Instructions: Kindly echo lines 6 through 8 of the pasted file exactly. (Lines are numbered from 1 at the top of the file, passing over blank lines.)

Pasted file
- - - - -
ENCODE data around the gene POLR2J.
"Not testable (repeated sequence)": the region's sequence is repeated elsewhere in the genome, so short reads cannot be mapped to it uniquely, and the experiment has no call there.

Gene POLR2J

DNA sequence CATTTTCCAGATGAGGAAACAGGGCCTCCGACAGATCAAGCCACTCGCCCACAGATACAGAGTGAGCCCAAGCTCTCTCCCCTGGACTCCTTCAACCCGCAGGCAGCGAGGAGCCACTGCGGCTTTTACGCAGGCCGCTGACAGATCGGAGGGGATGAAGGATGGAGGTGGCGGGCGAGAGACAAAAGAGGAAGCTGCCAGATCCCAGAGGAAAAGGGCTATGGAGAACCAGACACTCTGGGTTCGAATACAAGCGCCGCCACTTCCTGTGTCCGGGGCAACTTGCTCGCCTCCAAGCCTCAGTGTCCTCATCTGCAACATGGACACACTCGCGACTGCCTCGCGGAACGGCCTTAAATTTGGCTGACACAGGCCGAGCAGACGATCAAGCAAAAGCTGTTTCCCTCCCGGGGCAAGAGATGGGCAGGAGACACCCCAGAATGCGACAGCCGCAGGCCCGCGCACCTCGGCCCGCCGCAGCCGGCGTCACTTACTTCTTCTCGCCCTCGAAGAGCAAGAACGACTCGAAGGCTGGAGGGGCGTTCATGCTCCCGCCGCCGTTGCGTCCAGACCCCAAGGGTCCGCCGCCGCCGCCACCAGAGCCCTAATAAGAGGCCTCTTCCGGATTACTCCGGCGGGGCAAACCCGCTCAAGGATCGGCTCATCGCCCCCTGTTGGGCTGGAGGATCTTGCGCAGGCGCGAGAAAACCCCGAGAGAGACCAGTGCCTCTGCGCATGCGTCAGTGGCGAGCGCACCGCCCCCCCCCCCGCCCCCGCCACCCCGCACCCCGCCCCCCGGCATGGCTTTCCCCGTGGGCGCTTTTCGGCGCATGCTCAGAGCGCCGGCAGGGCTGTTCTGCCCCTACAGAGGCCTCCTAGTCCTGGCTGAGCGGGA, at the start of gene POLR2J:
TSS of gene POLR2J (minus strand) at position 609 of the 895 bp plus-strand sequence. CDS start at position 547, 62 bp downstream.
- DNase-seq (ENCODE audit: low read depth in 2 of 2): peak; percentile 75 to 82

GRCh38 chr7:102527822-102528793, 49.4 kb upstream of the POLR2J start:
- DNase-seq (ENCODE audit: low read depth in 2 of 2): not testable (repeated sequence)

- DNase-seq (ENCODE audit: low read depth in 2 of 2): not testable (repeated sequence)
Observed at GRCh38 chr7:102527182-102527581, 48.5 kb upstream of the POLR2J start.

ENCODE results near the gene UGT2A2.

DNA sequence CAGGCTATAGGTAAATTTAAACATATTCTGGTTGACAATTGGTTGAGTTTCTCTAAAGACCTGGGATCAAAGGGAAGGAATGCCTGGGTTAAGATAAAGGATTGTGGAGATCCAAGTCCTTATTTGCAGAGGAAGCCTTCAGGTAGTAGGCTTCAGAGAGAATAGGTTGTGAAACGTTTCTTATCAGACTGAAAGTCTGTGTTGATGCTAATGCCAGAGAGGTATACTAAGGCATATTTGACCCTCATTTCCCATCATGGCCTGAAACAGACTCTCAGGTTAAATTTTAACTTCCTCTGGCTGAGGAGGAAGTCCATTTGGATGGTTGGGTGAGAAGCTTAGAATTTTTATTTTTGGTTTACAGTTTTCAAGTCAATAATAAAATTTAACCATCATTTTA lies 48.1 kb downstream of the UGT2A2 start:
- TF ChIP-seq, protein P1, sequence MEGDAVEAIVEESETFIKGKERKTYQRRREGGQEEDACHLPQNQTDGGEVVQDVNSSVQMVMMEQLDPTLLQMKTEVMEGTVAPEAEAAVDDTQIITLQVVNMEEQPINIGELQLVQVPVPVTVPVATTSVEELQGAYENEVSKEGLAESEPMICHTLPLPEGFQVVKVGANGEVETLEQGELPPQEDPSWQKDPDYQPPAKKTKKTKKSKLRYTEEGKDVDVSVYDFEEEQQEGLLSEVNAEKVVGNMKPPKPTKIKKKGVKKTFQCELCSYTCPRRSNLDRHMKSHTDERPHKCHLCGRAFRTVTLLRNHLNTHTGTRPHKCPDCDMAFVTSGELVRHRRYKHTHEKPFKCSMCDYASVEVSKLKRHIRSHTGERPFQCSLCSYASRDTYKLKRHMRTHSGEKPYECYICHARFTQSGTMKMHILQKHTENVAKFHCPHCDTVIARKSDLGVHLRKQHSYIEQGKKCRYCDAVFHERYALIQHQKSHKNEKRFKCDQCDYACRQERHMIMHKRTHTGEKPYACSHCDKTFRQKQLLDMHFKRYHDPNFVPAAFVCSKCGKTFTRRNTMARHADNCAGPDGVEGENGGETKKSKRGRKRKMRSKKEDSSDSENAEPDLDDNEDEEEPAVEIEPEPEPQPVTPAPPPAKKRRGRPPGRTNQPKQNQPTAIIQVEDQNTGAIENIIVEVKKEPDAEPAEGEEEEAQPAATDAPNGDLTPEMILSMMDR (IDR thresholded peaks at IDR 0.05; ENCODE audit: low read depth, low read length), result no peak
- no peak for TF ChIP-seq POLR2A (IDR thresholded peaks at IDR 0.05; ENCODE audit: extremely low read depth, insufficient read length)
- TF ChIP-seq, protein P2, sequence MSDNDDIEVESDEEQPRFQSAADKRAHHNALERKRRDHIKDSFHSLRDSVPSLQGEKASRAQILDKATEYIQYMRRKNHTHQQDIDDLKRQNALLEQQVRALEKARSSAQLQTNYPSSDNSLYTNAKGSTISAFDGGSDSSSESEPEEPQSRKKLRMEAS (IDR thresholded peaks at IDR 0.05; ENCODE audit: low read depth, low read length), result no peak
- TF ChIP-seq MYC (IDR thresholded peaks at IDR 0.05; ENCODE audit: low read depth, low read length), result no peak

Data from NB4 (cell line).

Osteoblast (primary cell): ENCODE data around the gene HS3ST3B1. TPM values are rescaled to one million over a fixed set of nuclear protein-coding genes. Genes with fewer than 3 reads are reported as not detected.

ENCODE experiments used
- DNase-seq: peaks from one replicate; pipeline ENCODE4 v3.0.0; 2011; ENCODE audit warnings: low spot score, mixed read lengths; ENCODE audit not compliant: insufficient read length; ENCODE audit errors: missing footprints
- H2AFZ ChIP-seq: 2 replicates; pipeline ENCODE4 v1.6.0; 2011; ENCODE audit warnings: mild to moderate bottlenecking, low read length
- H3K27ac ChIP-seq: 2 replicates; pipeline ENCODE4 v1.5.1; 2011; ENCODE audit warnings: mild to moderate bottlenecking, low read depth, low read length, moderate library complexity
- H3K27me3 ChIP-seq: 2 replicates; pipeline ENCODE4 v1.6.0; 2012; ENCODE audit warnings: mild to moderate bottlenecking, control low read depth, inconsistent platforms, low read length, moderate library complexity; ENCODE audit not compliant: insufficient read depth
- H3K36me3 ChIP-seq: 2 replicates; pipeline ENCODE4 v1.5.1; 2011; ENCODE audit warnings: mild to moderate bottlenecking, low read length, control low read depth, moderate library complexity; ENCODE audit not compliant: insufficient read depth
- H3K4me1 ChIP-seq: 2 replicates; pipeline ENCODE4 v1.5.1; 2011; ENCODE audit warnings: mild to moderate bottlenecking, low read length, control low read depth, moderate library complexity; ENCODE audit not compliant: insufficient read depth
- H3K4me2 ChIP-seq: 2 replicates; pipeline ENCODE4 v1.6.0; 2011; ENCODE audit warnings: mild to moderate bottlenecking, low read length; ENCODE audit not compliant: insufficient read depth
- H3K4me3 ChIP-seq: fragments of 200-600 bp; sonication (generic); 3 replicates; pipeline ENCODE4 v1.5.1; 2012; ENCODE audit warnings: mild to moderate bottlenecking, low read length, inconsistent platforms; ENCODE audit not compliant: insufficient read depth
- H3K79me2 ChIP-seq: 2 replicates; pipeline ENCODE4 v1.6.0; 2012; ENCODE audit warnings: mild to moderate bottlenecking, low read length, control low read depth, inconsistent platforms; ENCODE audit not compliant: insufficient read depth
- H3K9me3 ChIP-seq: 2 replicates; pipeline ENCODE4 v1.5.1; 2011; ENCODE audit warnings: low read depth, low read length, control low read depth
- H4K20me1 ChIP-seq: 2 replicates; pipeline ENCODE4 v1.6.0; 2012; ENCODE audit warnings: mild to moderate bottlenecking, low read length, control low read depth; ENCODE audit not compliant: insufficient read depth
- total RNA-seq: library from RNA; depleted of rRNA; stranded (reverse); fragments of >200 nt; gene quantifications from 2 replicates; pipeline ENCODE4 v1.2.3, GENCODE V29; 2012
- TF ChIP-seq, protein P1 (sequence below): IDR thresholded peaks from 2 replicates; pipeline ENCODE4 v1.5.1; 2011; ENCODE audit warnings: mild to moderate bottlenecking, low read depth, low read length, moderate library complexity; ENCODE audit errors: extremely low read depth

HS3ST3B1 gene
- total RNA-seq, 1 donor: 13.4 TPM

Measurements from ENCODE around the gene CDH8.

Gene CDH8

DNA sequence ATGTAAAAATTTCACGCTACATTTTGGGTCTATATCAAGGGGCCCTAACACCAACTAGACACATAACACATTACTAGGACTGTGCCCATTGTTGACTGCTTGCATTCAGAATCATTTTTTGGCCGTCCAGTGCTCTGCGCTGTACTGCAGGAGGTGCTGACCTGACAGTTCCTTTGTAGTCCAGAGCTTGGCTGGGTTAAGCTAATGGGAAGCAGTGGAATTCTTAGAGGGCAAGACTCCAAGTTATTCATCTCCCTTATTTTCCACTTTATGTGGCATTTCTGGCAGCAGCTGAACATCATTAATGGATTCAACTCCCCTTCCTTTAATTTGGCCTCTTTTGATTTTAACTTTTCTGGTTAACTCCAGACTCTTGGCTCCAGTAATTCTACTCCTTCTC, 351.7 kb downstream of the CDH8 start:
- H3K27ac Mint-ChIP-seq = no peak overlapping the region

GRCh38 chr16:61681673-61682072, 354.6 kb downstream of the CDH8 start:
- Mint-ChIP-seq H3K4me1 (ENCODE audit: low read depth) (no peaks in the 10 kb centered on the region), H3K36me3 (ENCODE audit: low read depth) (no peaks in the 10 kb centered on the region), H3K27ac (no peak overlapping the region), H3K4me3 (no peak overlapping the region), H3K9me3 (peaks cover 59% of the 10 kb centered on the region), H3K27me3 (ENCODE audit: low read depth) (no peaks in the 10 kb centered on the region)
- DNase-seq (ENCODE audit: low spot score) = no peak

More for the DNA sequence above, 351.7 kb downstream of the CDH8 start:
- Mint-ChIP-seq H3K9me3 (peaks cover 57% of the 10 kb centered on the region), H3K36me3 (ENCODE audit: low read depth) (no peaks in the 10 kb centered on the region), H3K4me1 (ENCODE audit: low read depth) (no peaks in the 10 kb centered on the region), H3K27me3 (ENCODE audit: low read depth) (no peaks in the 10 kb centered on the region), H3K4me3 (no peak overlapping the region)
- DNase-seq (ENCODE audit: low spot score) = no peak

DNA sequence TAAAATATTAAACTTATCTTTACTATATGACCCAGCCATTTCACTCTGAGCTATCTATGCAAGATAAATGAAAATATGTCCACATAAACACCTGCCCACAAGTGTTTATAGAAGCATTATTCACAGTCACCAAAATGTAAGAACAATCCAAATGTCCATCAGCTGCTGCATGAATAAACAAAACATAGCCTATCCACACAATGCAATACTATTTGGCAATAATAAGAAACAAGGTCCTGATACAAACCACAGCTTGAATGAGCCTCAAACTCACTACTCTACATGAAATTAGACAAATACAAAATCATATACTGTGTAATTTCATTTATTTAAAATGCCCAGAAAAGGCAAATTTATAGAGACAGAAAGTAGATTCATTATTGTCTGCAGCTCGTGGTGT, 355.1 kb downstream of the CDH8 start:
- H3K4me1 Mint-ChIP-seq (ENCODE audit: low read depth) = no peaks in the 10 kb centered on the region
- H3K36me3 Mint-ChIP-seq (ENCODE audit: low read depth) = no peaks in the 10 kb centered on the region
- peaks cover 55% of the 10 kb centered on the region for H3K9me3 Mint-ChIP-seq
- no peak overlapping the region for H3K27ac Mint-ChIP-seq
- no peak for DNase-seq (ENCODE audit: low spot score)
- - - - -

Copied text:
- DNase-seq (ENCODE audit: low read depth in 2 of 2): peak; percentile 75 to 82

GRCh38 chr7:102527822-102528793, 49.4 kb upstream of the POLR2J start:
- DNase-seq (ENCODE audit: low read depth in 2 of 2): not testable (repeated sequence)